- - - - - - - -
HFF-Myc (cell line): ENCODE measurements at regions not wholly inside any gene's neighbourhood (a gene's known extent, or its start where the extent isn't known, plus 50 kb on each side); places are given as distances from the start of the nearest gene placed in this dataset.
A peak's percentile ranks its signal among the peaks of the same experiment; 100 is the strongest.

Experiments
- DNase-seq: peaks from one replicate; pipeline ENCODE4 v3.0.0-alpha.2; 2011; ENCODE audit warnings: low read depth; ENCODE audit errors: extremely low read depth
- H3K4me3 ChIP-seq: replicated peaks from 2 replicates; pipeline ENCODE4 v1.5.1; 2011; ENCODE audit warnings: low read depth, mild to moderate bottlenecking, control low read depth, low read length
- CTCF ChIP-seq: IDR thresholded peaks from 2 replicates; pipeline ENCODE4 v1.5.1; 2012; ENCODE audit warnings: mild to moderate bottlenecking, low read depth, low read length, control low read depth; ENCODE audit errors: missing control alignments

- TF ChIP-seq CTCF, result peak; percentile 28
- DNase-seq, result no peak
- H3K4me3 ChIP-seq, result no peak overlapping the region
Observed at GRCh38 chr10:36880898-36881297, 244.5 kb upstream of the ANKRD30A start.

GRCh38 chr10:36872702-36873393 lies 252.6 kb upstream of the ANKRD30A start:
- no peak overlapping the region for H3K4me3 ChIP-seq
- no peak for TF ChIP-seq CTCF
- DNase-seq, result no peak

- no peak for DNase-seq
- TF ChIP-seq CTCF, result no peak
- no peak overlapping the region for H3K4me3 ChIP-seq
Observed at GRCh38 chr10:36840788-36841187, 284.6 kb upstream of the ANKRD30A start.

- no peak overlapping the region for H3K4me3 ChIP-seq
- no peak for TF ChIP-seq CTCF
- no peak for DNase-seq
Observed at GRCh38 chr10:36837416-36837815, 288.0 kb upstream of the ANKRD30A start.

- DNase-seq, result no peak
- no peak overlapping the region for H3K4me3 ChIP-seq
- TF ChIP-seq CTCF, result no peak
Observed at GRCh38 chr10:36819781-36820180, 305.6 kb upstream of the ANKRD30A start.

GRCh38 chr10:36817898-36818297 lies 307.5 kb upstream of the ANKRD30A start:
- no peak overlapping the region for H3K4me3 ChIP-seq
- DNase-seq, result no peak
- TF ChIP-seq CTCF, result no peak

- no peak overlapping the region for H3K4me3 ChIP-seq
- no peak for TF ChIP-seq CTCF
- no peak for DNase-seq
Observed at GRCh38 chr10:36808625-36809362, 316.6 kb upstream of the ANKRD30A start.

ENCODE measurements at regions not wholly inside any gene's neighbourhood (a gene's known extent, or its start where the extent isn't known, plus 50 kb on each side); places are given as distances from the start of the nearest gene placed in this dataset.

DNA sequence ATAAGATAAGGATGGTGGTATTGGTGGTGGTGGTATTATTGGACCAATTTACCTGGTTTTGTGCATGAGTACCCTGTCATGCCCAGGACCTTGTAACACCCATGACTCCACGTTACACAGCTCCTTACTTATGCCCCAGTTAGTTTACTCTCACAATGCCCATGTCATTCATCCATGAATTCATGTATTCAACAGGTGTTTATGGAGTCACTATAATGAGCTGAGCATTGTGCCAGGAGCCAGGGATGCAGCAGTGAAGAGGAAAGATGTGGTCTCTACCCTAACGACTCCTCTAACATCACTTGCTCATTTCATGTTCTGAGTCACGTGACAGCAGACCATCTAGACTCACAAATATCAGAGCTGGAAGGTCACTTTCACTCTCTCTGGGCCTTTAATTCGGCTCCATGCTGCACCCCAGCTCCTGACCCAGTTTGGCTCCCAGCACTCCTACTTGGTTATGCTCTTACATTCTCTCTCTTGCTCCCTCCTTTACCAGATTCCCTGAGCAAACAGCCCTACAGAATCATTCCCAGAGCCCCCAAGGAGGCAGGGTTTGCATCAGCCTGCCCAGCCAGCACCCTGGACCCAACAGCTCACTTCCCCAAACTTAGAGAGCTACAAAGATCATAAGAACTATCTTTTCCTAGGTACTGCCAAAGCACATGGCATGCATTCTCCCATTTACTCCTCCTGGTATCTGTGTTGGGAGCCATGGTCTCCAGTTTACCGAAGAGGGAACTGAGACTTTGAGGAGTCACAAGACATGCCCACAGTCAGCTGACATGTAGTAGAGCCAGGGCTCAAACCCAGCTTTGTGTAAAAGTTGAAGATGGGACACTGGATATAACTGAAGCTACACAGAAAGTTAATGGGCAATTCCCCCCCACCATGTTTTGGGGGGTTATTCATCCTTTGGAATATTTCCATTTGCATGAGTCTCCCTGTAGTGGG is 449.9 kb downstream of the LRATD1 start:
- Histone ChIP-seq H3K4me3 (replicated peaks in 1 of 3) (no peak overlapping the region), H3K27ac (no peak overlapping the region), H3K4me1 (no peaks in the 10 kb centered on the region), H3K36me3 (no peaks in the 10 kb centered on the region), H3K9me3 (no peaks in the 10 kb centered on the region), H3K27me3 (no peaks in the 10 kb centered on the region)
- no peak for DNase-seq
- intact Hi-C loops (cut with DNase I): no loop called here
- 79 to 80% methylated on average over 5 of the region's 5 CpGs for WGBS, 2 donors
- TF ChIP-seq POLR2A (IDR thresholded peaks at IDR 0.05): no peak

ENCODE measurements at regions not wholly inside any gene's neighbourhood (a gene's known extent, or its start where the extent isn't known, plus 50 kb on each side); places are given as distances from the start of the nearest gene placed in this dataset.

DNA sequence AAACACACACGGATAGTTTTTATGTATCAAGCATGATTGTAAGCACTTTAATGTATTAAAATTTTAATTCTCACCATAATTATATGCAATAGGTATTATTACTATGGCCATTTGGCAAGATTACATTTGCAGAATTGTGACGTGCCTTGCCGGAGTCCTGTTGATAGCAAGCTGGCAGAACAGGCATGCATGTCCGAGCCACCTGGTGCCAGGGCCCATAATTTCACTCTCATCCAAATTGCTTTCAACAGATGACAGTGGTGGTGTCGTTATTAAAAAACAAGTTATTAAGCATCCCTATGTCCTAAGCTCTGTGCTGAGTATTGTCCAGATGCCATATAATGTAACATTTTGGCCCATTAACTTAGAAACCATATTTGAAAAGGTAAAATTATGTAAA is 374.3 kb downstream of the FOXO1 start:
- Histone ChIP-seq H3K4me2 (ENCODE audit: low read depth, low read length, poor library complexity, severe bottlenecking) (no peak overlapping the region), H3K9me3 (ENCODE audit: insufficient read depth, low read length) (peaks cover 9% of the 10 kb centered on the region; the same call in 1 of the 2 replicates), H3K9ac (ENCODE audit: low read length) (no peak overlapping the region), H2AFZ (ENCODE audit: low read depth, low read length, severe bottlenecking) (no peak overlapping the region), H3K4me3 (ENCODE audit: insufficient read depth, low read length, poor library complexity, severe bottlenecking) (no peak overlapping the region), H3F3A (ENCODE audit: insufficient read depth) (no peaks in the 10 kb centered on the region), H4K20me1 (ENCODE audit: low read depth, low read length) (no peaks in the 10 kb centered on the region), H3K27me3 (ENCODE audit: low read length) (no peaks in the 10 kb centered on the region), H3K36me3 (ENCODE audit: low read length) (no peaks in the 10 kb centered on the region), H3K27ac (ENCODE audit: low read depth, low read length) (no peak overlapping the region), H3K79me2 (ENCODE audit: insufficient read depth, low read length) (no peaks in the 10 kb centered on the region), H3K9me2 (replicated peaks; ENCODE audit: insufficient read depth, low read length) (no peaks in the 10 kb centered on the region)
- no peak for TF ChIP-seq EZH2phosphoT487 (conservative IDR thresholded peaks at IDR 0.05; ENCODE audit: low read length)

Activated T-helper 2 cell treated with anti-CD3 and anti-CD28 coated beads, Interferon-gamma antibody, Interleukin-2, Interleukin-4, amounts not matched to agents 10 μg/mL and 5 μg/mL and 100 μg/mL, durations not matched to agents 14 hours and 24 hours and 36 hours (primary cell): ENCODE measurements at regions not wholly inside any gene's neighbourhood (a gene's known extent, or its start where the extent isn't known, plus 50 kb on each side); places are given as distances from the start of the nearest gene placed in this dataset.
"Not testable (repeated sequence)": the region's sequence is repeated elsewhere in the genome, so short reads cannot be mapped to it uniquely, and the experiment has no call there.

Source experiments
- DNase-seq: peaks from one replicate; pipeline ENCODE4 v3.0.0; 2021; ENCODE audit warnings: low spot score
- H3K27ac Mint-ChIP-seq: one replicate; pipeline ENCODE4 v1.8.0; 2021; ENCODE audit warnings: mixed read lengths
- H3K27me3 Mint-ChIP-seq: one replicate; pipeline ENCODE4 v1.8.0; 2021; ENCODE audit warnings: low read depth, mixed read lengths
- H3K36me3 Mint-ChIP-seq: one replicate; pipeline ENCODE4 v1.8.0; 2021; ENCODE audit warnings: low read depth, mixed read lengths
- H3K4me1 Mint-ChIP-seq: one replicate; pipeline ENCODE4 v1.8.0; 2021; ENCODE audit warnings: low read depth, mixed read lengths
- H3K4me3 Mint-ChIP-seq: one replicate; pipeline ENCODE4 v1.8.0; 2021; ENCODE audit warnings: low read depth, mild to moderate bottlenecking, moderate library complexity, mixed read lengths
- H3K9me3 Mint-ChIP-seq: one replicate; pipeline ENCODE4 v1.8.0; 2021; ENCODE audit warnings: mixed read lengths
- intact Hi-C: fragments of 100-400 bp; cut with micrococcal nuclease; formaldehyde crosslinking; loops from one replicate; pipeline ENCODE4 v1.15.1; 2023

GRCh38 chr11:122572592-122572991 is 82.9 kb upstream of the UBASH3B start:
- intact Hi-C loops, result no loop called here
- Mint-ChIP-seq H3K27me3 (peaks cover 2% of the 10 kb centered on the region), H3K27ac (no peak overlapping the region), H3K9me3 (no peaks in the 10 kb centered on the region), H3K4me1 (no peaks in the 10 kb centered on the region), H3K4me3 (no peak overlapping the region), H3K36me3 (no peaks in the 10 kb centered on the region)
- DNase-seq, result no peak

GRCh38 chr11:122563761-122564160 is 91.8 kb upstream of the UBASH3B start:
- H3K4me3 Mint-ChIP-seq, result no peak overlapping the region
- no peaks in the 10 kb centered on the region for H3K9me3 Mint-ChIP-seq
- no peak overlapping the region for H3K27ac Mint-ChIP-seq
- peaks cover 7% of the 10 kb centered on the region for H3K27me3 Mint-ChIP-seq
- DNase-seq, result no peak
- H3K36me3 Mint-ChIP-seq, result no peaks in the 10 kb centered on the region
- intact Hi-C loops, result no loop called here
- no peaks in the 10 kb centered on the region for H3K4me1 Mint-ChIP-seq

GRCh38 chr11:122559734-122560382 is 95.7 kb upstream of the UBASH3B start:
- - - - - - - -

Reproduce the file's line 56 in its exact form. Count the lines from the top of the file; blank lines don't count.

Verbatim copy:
- intact Hi-C: fragments of 100-400 bp; cut with micrococcal nuclease; formaldehyde crosslinking; loops from one replicate; pipeline ENCODE4 v1.15.1; 2023